Because of the scarcity of plantation labor, in the first African laborers were imported as indentured servants free people who contracted for 5 to 7 years of servitude. Supported by tobacco profits, however, Virginia imported 1, free laborers a year by the s and had a population of 75, white Americans and 10, Africans in hereditary slavery by In the s, Lord Baltimore established Maryland as a haven for Catholics, England's most persecuted minority. Maryland's leadership remained Catholic for some time, but its economy and population soon resembled Virginia's.

In the s, other English aristocrats financed Georgia and the Carolinas as commercial investments and experiments in social organization. Within a generation, these colonies too resembled Virginia, but their cash crops were rice and indigo. The southern settlers warred with the natives within a few years of their arrival and by the s drove the Native Americans from today's South. To escape religious oppression in England, the Pilgrims, a small group of radical separatists from the Church of England, founded the first of the northern colonies in at Plymouth, Massachusetts. The Puritans, who established the much larger Massachusetts Bay colony in , wanted to purify the Church of England, not separate from it. To that end, over 20, emigrated in around ten years.

By the latter s, the bay colony had expanded to the coast of present day Maine, swallowed up Plymouth, and spawned the colony of Connecticut. Flourishing through agriculture and forestry, the New England colonies also became the shippers and merchants for all British America. The earliest European communities here were Dutch and Swedish outposts of the fur trade that almost accidentally grew into colonies. New Netherlands, along the Hudson River and New York Bay, and New Sweden, along the Delaware River, recruited soldiers, farmers, craftsmen, clergymen and their families to meet the needs of the fur traders who bought pelts from the natives.

New Sweden lasted only from to , when the Dutch annexed it. New Netherlands itself fell to the English fleet in They also set the precedent of toleration for many ethnic, racial and religious groups in New Amsterdam. Although the dominant culture in colonial New York and New Jersey became English by the end of the s, the English authorities continued the tolerant traditions of the Dutch in the city. As with the Pilgrims and Puritans, official English tolerance took the form of allowing persecuted minorities to emigrate. Penn's publicizing of cheap land and religious freedom brought some 12, people to the colony before His toleration attracted a population whose diversity was matched only by New York's.

The first wave: colonial immigration, The founders had come for economic gain and religious freedom, but their descendants gave the first large wave of European newcomers a warm welcome only if they were willing to conform to Anglo-American culture and supply needed labor. It was with mixed rural New York settlements of north-west Europeans in mind that St. The only people who mixed in his vision, however, were north-west Europeans, and he required that the people in this first version of the melting pot had to turn their backs on their homeland cultures. Like the colonists everywhere at the time, he thought that the white people along the wilderness frontier, like the Native Americans, soon descended into savage barbarism, and he tolerated them primarily because they provided a protective buffer against the natives.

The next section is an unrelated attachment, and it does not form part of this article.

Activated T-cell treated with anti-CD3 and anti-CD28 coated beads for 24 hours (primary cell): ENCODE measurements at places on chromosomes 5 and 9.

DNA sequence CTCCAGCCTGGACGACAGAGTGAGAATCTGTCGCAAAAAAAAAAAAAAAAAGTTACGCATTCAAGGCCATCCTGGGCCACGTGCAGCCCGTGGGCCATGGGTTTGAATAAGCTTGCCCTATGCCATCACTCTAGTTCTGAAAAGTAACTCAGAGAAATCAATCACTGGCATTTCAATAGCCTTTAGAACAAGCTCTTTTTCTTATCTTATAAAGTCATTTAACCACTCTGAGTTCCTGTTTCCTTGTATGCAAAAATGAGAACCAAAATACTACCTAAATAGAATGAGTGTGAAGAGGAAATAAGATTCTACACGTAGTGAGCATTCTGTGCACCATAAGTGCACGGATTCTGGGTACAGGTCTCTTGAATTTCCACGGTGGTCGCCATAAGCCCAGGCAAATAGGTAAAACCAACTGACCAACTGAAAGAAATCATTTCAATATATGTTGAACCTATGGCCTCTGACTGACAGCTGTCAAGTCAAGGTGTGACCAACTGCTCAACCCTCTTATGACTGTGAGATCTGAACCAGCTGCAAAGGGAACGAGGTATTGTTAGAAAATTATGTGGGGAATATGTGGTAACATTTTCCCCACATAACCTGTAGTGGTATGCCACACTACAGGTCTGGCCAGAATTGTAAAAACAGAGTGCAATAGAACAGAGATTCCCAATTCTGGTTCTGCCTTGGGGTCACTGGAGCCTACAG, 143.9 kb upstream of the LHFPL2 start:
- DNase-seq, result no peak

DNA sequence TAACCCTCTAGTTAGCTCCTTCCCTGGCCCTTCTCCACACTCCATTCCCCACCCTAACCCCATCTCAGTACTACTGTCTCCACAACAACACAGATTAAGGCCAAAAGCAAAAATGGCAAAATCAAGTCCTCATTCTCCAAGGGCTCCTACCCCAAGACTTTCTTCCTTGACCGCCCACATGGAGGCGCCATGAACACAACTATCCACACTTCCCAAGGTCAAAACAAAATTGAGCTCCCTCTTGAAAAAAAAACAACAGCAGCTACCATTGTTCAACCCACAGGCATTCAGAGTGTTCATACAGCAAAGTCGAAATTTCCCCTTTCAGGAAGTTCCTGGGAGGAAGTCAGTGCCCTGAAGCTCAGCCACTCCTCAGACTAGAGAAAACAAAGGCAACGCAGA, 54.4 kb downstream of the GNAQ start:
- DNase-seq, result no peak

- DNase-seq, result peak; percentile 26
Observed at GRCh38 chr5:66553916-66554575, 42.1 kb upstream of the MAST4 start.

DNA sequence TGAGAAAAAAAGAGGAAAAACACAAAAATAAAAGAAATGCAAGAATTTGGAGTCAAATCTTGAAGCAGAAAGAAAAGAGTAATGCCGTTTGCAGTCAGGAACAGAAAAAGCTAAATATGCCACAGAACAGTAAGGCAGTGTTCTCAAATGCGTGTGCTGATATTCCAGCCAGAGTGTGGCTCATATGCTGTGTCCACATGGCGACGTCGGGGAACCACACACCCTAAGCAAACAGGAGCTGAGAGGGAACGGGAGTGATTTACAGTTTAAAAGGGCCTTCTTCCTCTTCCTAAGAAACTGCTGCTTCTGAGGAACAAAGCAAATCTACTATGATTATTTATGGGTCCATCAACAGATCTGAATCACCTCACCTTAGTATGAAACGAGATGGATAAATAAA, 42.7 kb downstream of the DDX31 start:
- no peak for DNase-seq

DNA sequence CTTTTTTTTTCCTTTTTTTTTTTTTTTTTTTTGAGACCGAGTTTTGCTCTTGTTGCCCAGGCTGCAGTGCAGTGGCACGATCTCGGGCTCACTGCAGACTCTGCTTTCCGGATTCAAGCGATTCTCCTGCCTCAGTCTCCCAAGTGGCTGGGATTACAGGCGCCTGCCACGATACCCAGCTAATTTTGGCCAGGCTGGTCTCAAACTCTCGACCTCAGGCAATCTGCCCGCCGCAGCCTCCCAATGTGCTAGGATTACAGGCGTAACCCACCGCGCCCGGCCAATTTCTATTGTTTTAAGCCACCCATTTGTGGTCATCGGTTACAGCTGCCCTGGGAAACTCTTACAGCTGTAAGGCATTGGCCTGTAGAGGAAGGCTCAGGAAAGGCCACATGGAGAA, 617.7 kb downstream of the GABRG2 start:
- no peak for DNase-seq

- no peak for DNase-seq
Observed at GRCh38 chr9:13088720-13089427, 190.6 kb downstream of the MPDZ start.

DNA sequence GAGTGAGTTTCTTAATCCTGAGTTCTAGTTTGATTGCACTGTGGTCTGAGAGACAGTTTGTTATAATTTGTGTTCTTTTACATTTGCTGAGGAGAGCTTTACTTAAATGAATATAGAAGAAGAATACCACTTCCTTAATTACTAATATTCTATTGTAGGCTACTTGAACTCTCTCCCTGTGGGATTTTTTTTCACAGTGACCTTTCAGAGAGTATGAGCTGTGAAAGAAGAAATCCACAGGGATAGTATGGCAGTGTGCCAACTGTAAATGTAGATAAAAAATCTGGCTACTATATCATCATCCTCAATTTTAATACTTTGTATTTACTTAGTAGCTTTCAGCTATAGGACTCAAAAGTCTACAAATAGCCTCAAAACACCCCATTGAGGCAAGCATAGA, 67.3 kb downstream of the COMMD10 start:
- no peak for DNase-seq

Although conditions in their homelands also played a decisive role, this first wave was possible only because after the Crown opposed emigration from England and Wales but encouraged it from other nations. In , King Charles II licensed the Royal African Slave Company as the supplier of slaves to English colonies, and during the next century about , Africans arrived after surviving the appalling conditions and brutal treatment on slave ships. The largest group of immigrants voluntary newcomers were the Scots-Irish. With encouragement from the English, their ancestors left Scotland for northern Ireland in the s. Yet, roughly a quarter of a million of them left northern Ireland for the American colonies after because of economic discrimination by the English.

Most paid their passage across the Atlantic by becoming indentured servants. Constantly looking for better land, the Scots-Irish are the source of the stereotype of frontier folk, who feel it is time to move if they can see the smoke from a neighbor's chimney. This moving scattered their settlements from western New England to the hill country of Georgia and made it difficult to preserve their cultural heritage.

For The Book Thief Death Theme support, they concentrated their settlements. Does this book include much information on Franklin's inventions? Electricity Revealed In Benjamin Franklins Declaration Of Independence trace several aspects of the nation's traditional core culture to Benito Mussolini Fascism Analysis Electricity Revealed In Benjamin Franklins Declaration Of Independence England.